When To Upgrade Your Electrical System to Current Code

The following is an excerpt from a recent complaint posted on a consumer reporting website by a homeowner regarding an electrician in Atlanta:

He told me (the electrician)  he couldn’t connect the pool pump unless he did all this work and  that the house wasn’t up to code (turns out he meant up to current code, but I later found out from a builder that houses are just suppose to be up to the code at the time they were built so he deliberately misled me). He said he had to rewire the main panel in the house and totally redo the way the pool was set up or we could get electrocuted in the pool or the house could catch on fire from the wiring. He said it would take two days and cost around $3,100. He worked about six hours and then told. me it would cost more money than he thought he said I and I had to pay him the $3,100.

The National Electrical Code is a United States construction standard and is part of the National Fire Codes series published by the National Fire Protection Association (NFPA). While the Code is not itself law, it is used by local inspectors as a guideline for the safe installation of electrical wiring and equipment and many of the requirements are commonly mandated by state or local law.

NEC 2011

NEC 2011

First published in 1897, the NEC is updated and published every three years. The 2011 NEC is the current edition (effective date August 25, 2010).

Most states adopt the most recent edition within a couple of years of its publication; however, a few jurisdictions regularly omit or modify some sections, or even add their own requirements, e.g. Georgia didn’t adopt the 2008 requirement for Arc Fault Interrupters until January of 2010.

Code upgrades are not normally required except in new construction unless significant changes like a panel replacement are made to the electrical system and then the local inspector will normally only require some upgrades to be made.  That’s why it’s important to work with an Atlanta electrical contractor who is familiar with the electrical inspectors in each local county or municipality and is knowledgeable as to which code upgrades will most commonly be required.  Of course, any new wiring or equipment installed in an existing home or business must be completed to current code standards.

Even  if not required, some upgrades like GFCI or AFCI protection are a good idea because they significantly increase the safety of the electrical system and are relatively inexpensive. If someone tells you your electrical system is not up to code contact a qualified electrician who is a Licensed Georgia Electrical Contractor.  Try out our ASK AN EXPERT page if we can help.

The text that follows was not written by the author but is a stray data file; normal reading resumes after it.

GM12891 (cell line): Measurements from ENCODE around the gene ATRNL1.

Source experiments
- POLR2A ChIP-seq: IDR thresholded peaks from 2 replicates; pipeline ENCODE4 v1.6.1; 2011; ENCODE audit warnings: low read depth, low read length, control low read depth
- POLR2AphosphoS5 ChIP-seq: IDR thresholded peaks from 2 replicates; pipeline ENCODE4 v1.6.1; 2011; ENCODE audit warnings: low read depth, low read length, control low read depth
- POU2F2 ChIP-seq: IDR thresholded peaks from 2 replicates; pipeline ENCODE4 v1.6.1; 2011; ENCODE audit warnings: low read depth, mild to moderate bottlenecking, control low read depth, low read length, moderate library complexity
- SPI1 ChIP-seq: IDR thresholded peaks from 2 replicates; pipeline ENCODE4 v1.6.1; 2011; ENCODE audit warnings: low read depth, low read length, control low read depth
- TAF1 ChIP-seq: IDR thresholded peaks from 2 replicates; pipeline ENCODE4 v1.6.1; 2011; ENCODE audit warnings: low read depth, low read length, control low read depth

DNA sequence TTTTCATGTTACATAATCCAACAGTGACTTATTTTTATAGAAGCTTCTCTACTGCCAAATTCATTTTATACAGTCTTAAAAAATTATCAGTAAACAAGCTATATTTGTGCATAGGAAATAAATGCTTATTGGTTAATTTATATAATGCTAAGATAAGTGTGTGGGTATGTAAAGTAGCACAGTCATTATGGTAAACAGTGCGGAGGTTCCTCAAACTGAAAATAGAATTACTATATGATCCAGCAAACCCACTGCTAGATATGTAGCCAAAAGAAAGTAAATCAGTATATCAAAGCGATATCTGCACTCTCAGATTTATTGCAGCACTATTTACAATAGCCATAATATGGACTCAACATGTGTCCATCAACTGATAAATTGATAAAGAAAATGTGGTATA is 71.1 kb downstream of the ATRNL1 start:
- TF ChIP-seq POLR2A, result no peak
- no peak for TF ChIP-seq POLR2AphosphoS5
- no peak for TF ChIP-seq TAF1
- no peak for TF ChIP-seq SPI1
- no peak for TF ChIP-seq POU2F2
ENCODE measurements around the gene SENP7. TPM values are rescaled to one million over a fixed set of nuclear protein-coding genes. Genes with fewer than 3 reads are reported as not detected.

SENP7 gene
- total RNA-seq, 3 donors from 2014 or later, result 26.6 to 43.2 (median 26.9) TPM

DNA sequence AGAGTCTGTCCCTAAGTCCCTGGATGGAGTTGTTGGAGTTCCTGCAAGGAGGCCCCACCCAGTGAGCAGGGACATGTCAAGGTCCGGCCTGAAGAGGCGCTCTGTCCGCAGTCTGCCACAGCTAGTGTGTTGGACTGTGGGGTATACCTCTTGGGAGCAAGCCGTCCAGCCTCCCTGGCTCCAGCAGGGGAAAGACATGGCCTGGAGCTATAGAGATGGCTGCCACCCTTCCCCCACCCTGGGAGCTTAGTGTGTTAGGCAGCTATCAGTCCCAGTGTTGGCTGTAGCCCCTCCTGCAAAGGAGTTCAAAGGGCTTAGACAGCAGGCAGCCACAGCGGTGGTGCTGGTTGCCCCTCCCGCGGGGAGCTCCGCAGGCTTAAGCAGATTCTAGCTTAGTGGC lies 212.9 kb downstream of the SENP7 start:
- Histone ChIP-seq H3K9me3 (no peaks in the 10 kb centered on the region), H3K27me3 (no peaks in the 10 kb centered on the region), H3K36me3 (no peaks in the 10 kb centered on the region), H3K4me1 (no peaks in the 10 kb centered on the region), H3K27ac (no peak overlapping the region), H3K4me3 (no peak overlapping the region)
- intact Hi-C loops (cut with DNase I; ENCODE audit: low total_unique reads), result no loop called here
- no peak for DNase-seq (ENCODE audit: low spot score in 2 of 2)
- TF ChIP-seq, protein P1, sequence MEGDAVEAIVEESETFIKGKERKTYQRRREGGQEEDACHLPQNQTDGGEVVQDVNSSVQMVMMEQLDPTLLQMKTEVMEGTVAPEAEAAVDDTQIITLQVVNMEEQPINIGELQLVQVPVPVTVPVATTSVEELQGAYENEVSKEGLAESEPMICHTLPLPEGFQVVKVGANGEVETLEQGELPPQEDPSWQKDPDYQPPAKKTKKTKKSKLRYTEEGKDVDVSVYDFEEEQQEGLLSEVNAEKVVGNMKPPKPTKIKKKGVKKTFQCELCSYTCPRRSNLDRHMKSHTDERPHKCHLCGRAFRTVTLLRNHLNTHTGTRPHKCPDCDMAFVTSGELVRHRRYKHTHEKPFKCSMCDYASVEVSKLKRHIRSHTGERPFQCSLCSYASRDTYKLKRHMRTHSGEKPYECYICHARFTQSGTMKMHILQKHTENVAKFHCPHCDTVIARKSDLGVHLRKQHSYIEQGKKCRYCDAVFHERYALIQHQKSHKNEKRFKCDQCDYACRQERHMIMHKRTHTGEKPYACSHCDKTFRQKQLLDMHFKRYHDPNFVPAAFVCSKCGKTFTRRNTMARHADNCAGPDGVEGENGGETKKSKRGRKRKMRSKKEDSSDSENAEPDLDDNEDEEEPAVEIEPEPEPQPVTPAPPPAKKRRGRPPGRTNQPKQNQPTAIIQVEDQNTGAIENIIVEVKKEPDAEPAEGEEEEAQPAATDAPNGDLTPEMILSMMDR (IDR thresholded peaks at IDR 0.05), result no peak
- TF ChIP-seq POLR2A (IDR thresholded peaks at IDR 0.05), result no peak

6 replies
  1. Tim Jackson
    Tim Jackson says:

    Great topic. With so many contractors paying their employees on commission, it’s hard to know if they are trying to pad their own pockets with unnecessary upgrades or if they are truly looking out for your best interest.

    Reply
  2. Susan
    Susan says:

    well..your link tells us when we have to upgrade (or rather, that we don’t have to unless we initiate new construction, etc), but I can’t find any info as to HOW the old house wiring can be upgraded. If you don’t have to tear out and fish new wires, then how will it be done? Nowhere can I find an answer to that question.

    Reply
    • Tim Jackson
      Tim Jackson says:

      Hi Susan,

      If you want to upgrade the wiring in the walls, there is no other way than to open the walls and start pulling out the old wires and installing the new. It is a very invasive and costly undertaking.

      In most cases it is not necessary to do this. The wire inside the walls remains fairly protected from the environment and usually ages pretty well. The exception to this would be a house that may have had a fire or flood at one time or that had a severe rodent problem in the past. Most of the problems encountered with wiring occurs at the termination points, light fixtures, switches, receptacles, and junction boxes. All of these areas should be accessible for inspection and maintenance without having to do any wall damage.

      Reply
      • DCP123
        DCP123 says:

        In most jurisdictions, you shouldn’t have to open the walls to replace wires in the walls in the relatively unlikely circumstance that the wiring in the walls needs to be replaced.

        If a wall is closed, fishing cables through the wall cavities without stapling them to studs, as is required when the wall is open and you have access to do the stapling, is permitted by code under at least some circumstances.

        Now, if you later open that wall up, do you have to staple the cable? I don’t know, but I’d guess that you do and I’d recommend it anyway, so if you fish cable, leave a little slack to allow stapling so you don’t have to replace that cable if the wall is ever opened for another purpose.

        Caveat: I’m not an electrician and I’m just repeating my understanding of wheat I’ve read electricians and inspectors say on other forums. Obviously, check with your electrician about what is permitted in your jurisdiction, but if the electrician says that fishing is not permitted, I’d check with another electrician (or the building department) before paying anyone to rip open my walls.

        Reply
        • DCP123
          DCP123 says:

          That’s NEC 334.30(B):

          (B) Unsupported Cables. Nonmetallic-sheathed cable shall be permitted to be unsupported where the cable:

          (1) Is fished between access points through concealed spaces in finished buildings or structures and supporting is impracticable.

          (2) Is not more than 1.4 m (4 1 ⁄2 ft) from the last point of cable support to the point of connection to a luminaire or other piece of electrical equipment and the cable and point of connection are within an accessible ceiling

          Reply

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